A 17-minute wait for an ambulance or firetruck is dangerous, and Benton County Fire District 4 has a plan to cut down response times in the rapidly developing west side of the Tri-Cities.
Fire officials are turning to the public for input on their $7.5 million plan for a new three-bay fire station to serve the western part of their district, which stretches across 52 square miles.
The money would pay for the station, trucks and an ambulance for the station, as well as replacing current equipment.
“We’re looking to construct a basic facility that can be expanded as our community grows,” said Chief Bill Whealan.
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To pay for the equipment and the station, the district is asking voters to approve a 28 cents per $1,000 of assessed value property tax increase to pay for a bond.
The measure would add $56 a year to the annual property tax bill of a $200,000 home.
When it was built, the land around District 4’s Bombing Range Road station in West Richland was nothing more than sagebrush and grass.
$7.5 million Amount of bond
52 square miles
9,000 more people expected in the next 20 years
17 minutes to the border of the district
Twenty years and 8,000 people later, the neighborhood is packed with houses, parks and schools. And more people keep moving in and pushing farther west.
Fire officials expect another 9,000 people will move into the district in the next 20 years.
“The housing developers are moving west of Belmont,” Capt. Paul Carlyle said. “There are still pockets in the city, but they’re having to move west to get more open land.”
As the population spreads west, officials are concerned about reaching homes and businesses quickly.
They want to respond within six minutes, but the drive from the Bombing Range Road station to homes along Red Mountain Road takes at least 10 minutes, and the far western border, near Sunset Road, takes 17 minutes.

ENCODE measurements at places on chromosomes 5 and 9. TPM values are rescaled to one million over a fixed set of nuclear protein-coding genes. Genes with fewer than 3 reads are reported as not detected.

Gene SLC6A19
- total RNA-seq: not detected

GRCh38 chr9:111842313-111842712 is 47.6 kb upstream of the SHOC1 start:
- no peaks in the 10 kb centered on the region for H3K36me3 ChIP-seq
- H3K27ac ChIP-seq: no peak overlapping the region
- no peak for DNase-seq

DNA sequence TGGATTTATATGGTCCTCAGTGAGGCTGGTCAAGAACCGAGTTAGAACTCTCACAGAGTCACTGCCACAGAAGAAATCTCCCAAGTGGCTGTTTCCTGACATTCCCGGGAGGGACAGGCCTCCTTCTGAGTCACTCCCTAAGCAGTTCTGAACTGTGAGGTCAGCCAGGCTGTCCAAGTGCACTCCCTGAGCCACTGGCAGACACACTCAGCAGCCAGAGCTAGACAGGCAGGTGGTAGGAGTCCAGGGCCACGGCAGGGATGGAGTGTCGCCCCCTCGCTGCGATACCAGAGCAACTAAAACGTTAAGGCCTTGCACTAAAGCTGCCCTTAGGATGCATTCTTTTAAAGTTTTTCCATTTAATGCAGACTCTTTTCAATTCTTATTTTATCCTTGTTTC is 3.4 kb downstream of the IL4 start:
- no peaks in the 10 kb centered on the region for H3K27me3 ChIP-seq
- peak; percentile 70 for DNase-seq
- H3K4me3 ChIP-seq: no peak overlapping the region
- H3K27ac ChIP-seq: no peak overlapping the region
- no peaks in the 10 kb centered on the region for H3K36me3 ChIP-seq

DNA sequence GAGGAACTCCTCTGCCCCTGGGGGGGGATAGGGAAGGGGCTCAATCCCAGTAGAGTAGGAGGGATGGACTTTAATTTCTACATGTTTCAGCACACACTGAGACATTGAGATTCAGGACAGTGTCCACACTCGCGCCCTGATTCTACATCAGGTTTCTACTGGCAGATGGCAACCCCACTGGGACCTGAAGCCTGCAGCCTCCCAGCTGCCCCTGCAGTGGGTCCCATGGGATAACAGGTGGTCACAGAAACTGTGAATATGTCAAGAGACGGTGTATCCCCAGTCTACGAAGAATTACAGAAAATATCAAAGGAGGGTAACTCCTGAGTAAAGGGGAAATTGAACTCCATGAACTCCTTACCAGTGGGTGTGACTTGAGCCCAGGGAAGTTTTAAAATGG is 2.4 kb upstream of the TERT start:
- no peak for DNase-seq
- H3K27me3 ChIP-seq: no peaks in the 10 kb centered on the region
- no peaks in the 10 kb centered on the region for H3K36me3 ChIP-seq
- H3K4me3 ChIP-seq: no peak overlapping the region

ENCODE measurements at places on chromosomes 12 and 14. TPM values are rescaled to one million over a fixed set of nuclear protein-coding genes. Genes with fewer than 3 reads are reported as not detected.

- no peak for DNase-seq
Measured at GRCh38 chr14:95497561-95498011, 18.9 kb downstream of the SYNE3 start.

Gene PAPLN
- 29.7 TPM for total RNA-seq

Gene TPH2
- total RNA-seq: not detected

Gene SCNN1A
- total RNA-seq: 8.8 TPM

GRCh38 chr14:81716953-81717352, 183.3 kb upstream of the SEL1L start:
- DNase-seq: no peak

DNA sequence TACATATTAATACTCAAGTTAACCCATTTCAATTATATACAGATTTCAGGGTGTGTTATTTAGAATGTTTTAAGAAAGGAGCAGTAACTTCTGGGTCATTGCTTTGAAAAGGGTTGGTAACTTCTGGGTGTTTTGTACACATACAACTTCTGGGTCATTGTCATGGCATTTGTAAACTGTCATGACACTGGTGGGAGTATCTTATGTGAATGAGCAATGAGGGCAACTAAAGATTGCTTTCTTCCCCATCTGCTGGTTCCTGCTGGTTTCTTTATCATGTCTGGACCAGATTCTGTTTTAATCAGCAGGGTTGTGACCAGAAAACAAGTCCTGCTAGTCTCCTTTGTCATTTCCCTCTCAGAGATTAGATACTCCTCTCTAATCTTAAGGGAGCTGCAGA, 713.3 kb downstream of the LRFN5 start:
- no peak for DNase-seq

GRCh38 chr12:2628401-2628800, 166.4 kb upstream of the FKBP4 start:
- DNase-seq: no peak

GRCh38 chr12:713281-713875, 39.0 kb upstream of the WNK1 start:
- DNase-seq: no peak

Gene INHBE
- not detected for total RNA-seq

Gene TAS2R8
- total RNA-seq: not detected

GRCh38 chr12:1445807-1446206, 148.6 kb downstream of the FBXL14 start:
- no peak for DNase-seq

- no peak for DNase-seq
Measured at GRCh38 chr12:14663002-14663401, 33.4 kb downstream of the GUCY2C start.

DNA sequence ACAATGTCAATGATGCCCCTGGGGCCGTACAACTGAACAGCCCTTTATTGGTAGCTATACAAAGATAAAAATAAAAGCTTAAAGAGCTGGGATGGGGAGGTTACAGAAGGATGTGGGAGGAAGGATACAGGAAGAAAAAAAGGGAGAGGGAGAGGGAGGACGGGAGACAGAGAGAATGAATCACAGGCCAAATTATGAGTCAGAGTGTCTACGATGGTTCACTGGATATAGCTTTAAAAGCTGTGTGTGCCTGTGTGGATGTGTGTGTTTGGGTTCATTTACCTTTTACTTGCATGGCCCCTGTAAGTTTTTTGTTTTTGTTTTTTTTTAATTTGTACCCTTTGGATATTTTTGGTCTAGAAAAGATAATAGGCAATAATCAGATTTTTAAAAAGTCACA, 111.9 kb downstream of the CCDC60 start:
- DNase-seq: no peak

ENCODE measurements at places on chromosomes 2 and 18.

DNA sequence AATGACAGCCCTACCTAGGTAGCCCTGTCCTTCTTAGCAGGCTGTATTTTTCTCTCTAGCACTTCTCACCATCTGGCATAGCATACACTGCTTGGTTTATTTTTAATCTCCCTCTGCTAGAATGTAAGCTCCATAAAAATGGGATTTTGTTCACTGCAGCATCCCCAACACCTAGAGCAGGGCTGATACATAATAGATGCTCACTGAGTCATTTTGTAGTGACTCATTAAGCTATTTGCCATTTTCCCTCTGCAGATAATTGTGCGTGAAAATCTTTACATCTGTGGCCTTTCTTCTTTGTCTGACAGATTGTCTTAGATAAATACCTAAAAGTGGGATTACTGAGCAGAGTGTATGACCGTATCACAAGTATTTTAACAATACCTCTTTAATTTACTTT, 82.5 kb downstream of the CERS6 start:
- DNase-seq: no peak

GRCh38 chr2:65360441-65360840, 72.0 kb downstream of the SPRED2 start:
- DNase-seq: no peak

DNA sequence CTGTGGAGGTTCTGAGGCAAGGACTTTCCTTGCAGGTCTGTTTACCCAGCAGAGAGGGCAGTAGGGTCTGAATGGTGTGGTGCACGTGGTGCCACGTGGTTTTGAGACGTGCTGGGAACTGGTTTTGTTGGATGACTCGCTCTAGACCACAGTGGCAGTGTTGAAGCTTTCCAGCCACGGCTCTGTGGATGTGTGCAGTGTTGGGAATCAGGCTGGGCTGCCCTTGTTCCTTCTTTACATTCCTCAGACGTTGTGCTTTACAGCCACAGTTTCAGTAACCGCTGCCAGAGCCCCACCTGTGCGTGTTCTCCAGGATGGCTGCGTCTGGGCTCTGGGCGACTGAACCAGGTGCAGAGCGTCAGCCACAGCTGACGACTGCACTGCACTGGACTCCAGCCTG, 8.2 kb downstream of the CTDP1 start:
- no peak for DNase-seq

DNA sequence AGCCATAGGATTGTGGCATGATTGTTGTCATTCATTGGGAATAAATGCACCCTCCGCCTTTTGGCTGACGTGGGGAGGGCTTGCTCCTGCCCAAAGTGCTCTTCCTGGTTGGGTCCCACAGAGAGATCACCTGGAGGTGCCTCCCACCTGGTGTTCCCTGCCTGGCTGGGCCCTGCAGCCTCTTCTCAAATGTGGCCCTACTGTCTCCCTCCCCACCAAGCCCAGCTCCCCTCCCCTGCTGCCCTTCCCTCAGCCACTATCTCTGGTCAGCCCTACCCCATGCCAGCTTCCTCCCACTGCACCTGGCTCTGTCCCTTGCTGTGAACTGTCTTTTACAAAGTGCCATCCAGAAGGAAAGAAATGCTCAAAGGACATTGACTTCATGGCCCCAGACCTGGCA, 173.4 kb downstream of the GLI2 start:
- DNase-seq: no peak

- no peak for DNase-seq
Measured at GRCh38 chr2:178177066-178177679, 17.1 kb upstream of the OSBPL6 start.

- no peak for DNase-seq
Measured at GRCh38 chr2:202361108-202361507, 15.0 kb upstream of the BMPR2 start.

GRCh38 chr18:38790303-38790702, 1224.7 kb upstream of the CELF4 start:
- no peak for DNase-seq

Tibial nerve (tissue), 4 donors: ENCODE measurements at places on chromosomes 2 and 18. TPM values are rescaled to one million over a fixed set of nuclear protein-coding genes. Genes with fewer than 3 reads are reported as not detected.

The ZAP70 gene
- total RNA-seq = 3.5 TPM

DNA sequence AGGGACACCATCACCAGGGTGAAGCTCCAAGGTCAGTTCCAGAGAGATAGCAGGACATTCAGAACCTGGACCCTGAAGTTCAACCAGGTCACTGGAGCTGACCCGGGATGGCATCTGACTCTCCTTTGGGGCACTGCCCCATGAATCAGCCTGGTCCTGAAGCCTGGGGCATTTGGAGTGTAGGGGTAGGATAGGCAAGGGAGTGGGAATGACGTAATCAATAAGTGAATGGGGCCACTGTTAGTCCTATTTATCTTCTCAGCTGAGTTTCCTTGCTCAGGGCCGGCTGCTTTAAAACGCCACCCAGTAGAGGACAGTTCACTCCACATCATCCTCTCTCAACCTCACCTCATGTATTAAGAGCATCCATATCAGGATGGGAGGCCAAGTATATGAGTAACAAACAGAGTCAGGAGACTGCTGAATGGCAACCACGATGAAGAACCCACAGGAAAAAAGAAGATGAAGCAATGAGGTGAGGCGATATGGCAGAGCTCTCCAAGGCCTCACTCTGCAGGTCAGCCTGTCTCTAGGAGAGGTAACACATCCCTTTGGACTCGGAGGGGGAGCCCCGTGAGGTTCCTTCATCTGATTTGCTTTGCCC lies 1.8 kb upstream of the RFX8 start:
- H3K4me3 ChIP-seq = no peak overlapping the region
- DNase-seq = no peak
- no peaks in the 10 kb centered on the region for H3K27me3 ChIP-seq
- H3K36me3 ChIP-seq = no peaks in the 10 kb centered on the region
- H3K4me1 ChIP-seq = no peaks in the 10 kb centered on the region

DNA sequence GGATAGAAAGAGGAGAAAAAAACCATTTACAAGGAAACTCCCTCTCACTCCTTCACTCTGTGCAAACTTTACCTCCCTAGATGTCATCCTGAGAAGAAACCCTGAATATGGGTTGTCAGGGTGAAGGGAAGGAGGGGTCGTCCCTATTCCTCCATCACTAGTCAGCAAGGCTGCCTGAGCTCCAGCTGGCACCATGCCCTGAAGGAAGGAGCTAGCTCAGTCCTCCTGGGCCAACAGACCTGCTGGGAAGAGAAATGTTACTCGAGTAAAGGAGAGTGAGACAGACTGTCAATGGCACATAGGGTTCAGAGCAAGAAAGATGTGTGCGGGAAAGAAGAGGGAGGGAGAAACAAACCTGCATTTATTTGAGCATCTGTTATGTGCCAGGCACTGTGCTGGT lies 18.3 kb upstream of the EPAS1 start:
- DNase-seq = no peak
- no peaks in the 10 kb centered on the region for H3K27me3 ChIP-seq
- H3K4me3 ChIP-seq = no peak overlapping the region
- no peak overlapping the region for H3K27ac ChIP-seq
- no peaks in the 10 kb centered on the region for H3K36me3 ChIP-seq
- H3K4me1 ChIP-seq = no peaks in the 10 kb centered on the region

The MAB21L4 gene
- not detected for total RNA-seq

Whether it’s a fire or a heart attack, fast response times matter, Carlyle said. Fires can double in size every minute, and the sooner a heart attack patient can get to the hospital, the sooner they can start receiving treatment and the better the outcome.
While the agency’s western neighbor, Benton County Fire District 2, can automatically respond, it still takes them seven minutes to reach the district’s border.
And it presents a drain to the district that serves Benton City.
“We must be able to respond to emergency calls from our residents,” Carlyle said. “Relying on neighboring agencies, like Benton 2, as part of our response model is not fair for their taxpayers nor is it being a good neighbor to the region.”
With the growth in the population comes an increase in the number of EMS calls to the fire district, Carlyle said.
Overall, the district has responded to 565 more calls last year than it did seven years ago, and much of the increase is because of emergency medical calls.
The broad strokes of a plan are in place, the fire station would be home to an engine, an ambulance and a piece of specialized equipment, such as a wildland firetruck. It would have room for volunteer and career firefighters to stay while they’re on duty.
But other details, such as where exactly it would be, the timeline for construction and what the third piece of equipment would be remains undecided.
This is where the district hopes to get feedback from the community, Carlyle said. It plans to start meeting with community groups in the spring before placing the measure on the ballot. Much like schools, a fire district bond must pass by 60 percent to be approved.
Along with the new station, the district plans to replace two aging fire engines.